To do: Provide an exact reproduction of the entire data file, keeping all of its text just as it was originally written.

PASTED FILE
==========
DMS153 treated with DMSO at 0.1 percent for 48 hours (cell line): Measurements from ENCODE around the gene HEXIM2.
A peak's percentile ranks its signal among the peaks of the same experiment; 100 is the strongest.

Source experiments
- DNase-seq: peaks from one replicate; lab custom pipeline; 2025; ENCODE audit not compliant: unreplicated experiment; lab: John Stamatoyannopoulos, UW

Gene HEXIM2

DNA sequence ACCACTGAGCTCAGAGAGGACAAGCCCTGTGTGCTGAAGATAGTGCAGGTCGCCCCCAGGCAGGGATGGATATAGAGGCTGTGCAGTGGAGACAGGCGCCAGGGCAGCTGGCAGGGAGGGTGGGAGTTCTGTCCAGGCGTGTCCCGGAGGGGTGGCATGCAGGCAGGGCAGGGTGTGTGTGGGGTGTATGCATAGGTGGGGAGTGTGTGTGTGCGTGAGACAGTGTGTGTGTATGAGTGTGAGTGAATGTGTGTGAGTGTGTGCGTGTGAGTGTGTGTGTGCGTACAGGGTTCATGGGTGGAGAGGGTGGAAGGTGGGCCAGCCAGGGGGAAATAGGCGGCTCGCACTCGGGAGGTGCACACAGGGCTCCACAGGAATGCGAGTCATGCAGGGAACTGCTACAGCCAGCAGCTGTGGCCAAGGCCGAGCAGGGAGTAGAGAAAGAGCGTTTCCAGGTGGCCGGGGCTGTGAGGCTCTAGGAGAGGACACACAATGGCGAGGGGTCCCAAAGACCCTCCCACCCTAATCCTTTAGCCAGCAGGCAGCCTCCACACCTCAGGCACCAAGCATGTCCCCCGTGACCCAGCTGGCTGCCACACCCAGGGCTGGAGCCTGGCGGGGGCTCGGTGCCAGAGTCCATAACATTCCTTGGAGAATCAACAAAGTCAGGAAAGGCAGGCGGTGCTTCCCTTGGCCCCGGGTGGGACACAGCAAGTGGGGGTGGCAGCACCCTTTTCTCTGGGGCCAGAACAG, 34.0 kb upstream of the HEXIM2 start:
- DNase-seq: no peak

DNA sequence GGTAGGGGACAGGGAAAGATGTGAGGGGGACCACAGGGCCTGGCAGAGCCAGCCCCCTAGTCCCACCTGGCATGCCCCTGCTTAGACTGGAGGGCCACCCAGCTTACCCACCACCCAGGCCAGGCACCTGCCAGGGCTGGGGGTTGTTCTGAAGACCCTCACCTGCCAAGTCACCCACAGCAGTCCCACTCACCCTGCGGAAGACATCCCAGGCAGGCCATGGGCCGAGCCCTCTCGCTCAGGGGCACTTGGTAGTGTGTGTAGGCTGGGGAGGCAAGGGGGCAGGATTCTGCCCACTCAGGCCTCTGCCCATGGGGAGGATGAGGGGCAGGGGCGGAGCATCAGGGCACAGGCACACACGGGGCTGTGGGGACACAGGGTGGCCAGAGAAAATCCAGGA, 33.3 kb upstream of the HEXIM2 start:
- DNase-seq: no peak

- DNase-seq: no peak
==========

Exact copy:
DMS153 treated with DMSO at 0.1 percent for 48 hours (cell line): Measurements from ENCODE around the gene HEXIM2.
A peak's percentile ranks its signal among the peaks of the same experiment; 100 is the strongest.

Source experiments
- DNase-seq: peaks from one replicate; lab custom pipeline; 2025; ENCODE audit not compliant: unreplicated experiment; lab: John Stamatoyannopoulos, UW

Gene HEXIM2

DNA sequence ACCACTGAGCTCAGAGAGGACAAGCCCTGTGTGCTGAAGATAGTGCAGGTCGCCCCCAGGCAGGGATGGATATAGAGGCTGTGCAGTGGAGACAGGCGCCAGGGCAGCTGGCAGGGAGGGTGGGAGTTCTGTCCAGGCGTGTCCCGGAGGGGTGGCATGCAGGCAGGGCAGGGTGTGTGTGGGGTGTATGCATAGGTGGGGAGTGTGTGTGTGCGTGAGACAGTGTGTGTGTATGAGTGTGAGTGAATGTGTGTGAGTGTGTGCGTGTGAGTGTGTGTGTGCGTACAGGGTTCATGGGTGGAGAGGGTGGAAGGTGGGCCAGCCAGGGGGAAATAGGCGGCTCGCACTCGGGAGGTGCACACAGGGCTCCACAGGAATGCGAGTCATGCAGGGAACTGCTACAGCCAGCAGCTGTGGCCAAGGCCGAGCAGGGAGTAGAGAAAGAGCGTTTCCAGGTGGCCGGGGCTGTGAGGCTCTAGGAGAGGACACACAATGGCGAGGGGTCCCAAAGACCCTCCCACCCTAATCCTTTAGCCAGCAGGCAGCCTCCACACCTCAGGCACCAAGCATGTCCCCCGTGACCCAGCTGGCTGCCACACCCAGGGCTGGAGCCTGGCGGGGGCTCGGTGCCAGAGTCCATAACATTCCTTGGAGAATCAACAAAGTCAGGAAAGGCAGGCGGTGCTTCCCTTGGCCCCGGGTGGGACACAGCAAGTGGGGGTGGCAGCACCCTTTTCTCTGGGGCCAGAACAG, 34.0 kb upstream of the HEXIM2 start:
- DNase-seq: no peak

DNA sequence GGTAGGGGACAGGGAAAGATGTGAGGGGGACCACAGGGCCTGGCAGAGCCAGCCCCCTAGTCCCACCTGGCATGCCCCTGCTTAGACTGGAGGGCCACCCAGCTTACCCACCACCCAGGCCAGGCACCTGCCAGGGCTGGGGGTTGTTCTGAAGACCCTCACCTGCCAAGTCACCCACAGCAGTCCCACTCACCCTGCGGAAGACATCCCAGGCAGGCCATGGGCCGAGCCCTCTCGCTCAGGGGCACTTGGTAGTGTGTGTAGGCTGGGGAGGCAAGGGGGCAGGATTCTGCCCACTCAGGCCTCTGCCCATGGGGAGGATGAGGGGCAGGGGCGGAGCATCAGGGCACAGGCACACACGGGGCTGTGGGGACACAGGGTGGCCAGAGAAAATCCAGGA, 33.3 kb upstream of the HEXIM2 start:
- DNase-seq: no peak

- DNase-seq: no peak